espite its nascent bankruptcy proceedings, Detroit is moving ahead with a plan to build the Red Wings a new arena backed by hundreds of millions of dollars in public financing.
The Michigan Strategic Fund gave unanimous approval Wednesday evening to issuing hundreds of millions of dollars in bonds to help finance the $650 million project, which includes the new arena plus some associated downtown redevelopment. The goal, according to Detroit's Downtown Development Authority, is to "transform the (45-block area) from its currently largely blighted state into a vibrant year-round business, residential and entertainment district."
Before this project is a done deal, the state, city, and Olympia Development — the company owned by Red Wings owner Mike Ilitch — must finalize a long-term lease agreement to keep the Red Wings in the new facility for at least 35 years.
Of the project's total $650 million price tag, 56 percent will be paid for with private funds, with the public on the hook for the remaining 44 percent, or $284.5 million. As for the $450 million arena itself, 58 percent of that money will come from tax revenues.
Following the bond approval, Gov. Rick Snyder (R) lauded the project as a prime economic opportunity, claiming it would create 4,380 new construction jobs. He also defended the use of public funds to build a new sports complex in the bankrupt city, saying the project "should increase the tax base of the city longer term, and should increase the employment opportunities for Detroiters."
"So this should create a better environment for Detroit long term and that will be better for all of us," he said.
Snyder and the arena's defenders have cited the Red Wings' importance to the city as a motivating factor for giving them a new home.
Detroit has taken home more Stanley Cups than all but two other teams, winning six titles in the last two decades alone. Forbes named Red Wings fans the third best of any North American franchise in 2010, and last year ranked the team the sixth most valuable in the NHL, specifically noting that their propensity for selling out games was "an amazing streak considering the city's economic plight."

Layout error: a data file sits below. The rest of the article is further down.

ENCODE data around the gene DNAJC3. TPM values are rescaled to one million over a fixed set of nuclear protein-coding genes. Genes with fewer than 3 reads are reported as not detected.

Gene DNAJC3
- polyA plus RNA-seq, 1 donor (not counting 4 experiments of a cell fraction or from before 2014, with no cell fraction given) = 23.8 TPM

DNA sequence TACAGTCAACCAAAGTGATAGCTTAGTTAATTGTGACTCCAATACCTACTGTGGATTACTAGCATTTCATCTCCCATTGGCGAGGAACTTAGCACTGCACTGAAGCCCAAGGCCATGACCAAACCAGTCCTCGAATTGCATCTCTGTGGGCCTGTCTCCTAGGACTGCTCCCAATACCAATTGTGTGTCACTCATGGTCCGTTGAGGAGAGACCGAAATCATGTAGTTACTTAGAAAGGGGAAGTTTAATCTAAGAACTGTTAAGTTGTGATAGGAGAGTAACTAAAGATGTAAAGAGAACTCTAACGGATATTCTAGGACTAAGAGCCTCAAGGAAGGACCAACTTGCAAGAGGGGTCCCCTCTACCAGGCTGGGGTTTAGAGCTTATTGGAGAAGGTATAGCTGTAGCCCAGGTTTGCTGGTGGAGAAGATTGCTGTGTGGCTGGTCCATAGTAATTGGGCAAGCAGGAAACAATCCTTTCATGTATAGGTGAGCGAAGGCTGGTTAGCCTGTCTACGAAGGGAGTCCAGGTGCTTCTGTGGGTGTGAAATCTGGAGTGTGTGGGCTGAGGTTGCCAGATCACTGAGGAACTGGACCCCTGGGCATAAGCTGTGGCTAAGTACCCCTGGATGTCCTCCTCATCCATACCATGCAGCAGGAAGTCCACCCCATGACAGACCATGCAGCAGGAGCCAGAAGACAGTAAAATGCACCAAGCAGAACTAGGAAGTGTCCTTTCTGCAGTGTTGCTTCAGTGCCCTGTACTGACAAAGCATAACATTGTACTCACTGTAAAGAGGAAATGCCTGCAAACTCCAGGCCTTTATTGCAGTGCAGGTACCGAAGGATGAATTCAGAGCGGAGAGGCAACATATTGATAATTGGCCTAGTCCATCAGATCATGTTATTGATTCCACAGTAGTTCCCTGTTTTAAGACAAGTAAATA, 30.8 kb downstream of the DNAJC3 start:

Yet the city is now $18.5 billion in debt — much of it from unfunded pension obligations — and headed into bankruptcy, leading critics to ask why stadium financing should trump other expenditures the city is already too broke to make.
"We're all supportive of new development in Detroit," a spokesman for Senate Democratic Leader Gretchen Whitmer told the Associated Press. "But it's difficult to tell the residents of the city that this is more important than public safety or street lights."
As has been widely noted elsewhere, new stadiums almost always oversell their potential economic impact while sticking taxpayers with a hefty bill. In the most glaring case in recent memory, the Miami Marlins and their much-loathed owner, Jeffrey Loria, convinced Miami-Dade County to issue some $500 million in bonds to build the Marlins' new digs, which opened last season. Loria then gutted the team's payroll and pocketed millions, in the process alienating fans so much that attendance has dropped by more than 11,000 people per game compared to last year. The county, meanwhile, will still pay off an estimated $2.4 billion over the 40-year life of the bonds issued to build the stadium.
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